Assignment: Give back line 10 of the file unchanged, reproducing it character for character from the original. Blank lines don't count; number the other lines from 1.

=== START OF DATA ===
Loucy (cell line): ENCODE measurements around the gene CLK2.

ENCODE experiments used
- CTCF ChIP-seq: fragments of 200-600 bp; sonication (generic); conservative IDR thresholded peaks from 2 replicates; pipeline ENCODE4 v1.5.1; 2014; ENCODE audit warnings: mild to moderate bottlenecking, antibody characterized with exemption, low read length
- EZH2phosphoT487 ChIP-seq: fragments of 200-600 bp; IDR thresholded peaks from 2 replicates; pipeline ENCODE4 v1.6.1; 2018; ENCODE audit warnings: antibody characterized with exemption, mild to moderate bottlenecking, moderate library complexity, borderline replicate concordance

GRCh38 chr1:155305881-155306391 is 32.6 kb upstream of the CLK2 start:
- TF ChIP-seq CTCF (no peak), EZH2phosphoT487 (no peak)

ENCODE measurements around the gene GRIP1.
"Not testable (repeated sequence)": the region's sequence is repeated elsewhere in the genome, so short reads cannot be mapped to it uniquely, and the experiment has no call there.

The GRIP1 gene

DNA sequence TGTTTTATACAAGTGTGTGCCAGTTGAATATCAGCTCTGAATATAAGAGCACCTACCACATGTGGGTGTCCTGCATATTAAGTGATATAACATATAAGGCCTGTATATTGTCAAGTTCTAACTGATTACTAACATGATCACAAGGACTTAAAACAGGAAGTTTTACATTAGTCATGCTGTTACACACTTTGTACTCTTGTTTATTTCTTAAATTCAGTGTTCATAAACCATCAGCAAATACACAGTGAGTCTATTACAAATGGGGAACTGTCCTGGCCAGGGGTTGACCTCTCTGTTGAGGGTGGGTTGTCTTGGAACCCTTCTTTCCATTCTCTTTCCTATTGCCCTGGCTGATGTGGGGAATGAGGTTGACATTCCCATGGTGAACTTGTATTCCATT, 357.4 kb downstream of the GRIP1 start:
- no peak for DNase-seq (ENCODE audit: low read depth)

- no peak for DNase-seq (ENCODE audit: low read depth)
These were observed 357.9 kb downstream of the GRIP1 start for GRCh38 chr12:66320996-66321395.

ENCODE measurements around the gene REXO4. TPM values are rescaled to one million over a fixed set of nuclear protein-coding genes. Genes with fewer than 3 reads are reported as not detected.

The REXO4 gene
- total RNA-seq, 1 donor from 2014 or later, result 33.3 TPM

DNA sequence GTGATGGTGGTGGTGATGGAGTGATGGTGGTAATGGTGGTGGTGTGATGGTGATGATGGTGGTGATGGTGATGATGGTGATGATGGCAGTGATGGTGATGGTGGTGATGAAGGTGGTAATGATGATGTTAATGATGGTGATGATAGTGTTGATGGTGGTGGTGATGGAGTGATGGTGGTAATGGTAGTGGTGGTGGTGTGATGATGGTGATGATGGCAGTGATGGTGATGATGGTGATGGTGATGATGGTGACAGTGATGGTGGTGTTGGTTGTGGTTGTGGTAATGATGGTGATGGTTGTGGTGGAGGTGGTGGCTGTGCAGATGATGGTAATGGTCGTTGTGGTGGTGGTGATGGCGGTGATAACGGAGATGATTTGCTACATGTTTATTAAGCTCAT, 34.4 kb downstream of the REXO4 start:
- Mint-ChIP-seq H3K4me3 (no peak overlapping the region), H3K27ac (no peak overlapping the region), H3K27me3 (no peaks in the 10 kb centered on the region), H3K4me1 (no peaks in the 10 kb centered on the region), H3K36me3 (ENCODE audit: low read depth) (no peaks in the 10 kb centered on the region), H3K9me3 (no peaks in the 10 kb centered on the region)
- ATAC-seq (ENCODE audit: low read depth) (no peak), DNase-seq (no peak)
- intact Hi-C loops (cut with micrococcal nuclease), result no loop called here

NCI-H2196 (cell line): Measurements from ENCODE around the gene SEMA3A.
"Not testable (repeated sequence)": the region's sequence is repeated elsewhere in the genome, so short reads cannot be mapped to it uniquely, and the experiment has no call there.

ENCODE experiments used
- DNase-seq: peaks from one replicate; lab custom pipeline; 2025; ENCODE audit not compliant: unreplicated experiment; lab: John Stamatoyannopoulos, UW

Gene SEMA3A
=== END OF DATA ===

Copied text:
DNA sequence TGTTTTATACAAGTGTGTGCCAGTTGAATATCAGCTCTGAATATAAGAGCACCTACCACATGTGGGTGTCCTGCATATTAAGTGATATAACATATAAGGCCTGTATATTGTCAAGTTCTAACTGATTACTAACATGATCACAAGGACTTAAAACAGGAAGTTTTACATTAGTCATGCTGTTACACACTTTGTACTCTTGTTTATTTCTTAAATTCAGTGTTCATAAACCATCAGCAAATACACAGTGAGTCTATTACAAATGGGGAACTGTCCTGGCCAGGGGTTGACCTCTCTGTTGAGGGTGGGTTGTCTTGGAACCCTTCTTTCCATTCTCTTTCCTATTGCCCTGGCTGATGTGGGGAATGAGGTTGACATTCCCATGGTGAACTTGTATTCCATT, 357.4 kb downstream of the GRIP1 start: